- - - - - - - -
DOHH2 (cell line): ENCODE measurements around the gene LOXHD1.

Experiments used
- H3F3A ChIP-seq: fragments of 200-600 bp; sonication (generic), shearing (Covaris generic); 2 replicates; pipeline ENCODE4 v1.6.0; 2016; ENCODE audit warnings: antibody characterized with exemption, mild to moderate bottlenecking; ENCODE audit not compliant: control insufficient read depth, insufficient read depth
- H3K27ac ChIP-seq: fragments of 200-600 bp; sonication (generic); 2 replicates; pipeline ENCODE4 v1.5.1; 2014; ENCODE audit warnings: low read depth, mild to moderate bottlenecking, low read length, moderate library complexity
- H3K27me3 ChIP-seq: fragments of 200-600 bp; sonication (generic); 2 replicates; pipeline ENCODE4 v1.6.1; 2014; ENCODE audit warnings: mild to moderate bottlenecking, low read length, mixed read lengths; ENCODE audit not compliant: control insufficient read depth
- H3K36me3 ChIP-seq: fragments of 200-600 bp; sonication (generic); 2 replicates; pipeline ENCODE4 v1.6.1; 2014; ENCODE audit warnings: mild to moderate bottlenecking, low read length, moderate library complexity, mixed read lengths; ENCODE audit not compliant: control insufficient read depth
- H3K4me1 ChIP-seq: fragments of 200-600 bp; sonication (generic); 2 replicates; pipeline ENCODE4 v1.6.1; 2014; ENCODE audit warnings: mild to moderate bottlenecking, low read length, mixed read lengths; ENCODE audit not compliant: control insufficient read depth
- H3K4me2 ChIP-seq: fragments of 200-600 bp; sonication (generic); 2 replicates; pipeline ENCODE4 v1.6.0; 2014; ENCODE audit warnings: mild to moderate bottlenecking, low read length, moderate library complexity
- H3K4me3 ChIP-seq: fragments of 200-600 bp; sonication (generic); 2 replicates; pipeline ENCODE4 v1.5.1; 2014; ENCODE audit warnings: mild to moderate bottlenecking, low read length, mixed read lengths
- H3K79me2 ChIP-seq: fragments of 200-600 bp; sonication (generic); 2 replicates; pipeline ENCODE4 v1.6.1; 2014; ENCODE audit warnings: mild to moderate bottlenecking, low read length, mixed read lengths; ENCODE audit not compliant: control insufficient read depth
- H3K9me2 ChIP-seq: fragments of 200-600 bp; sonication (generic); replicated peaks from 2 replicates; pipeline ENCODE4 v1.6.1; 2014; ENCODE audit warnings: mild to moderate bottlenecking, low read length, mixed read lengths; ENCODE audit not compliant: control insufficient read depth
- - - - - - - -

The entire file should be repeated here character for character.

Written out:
DOHH2 (cell line): ENCODE measurements around the gene LOXHD1.

Experiments used
- H3F3A ChIP-seq: fragments of 200-600 bp; sonication (generic), shearing (Covaris generic); 2 replicates; pipeline ENCODE4 v1.6.0; 2016; ENCODE audit warnings: antibody characterized with exemption, mild to moderate bottlenecking; ENCODE audit not compliant: control insufficient read depth, insufficient read depth
- H3K27ac ChIP-seq: fragments of 200-600 bp; sonication (generic); 2 replicates; pipeline ENCODE4 v1.5.1; 2014; ENCODE audit warnings: low read depth, mild to moderate bottlenecking, low read length, moderate library complexity
- H3K27me3 ChIP-seq: fragments of 200-600 bp; sonication (generic); 2 replicates; pipeline ENCODE4 v1.6.1; 2014; ENCODE audit warnings: mild to moderate bottlenecking, low read length, mixed read lengths; ENCODE audit not compliant: control insufficient read depth
- H3K36me3 ChIP-seq: fragments of 200-600 bp; sonication (generic); 2 replicates; pipeline ENCODE4 v1.6.1; 2014; ENCODE audit warnings: mild to moderate bottlenecking, low read length, moderate library complexity, mixed read lengths; ENCODE audit not compliant: control insufficient read depth
- H3K4me1 ChIP-seq: fragments of 200-600 bp; sonication (generic); 2 replicates; pipeline ENCODE4 v1.6.1; 2014; ENCODE audit warnings: mild to moderate bottlenecking, low read length, mixed read lengths; ENCODE audit not compliant: control insufficient read depth
- H3K4me2 ChIP-seq: fragments of 200-600 bp; sonication (generic); 2 replicates; pipeline ENCODE4 v1.6.0; 2014; ENCODE audit warnings: mild to moderate bottlenecking, low read length, moderate library complexity
- H3K4me3 ChIP-seq: fragments of 200-600 bp; sonication (generic); 2 replicates; pipeline ENCODE4 v1.5.1; 2014; ENCODE audit warnings: mild to moderate bottlenecking, low read length, mixed read lengths
- H3K79me2 ChIP-seq: fragments of 200-600 bp; sonication (generic); 2 replicates; pipeline ENCODE4 v1.6.1; 2014; ENCODE audit warnings: mild to moderate bottlenecking, low read length, mixed read lengths; ENCODE audit not compliant: control insufficient read depth
- H3K9me2 ChIP-seq: fragments of 200-600 bp; sonication (generic); replicated peaks from 2 replicates; pipeline ENCODE4 v1.6.1; 2014; ENCODE audit warnings: mild to moderate bottlenecking, low read length, mixed read lengths; ENCODE audit not compliant: control insufficient read depth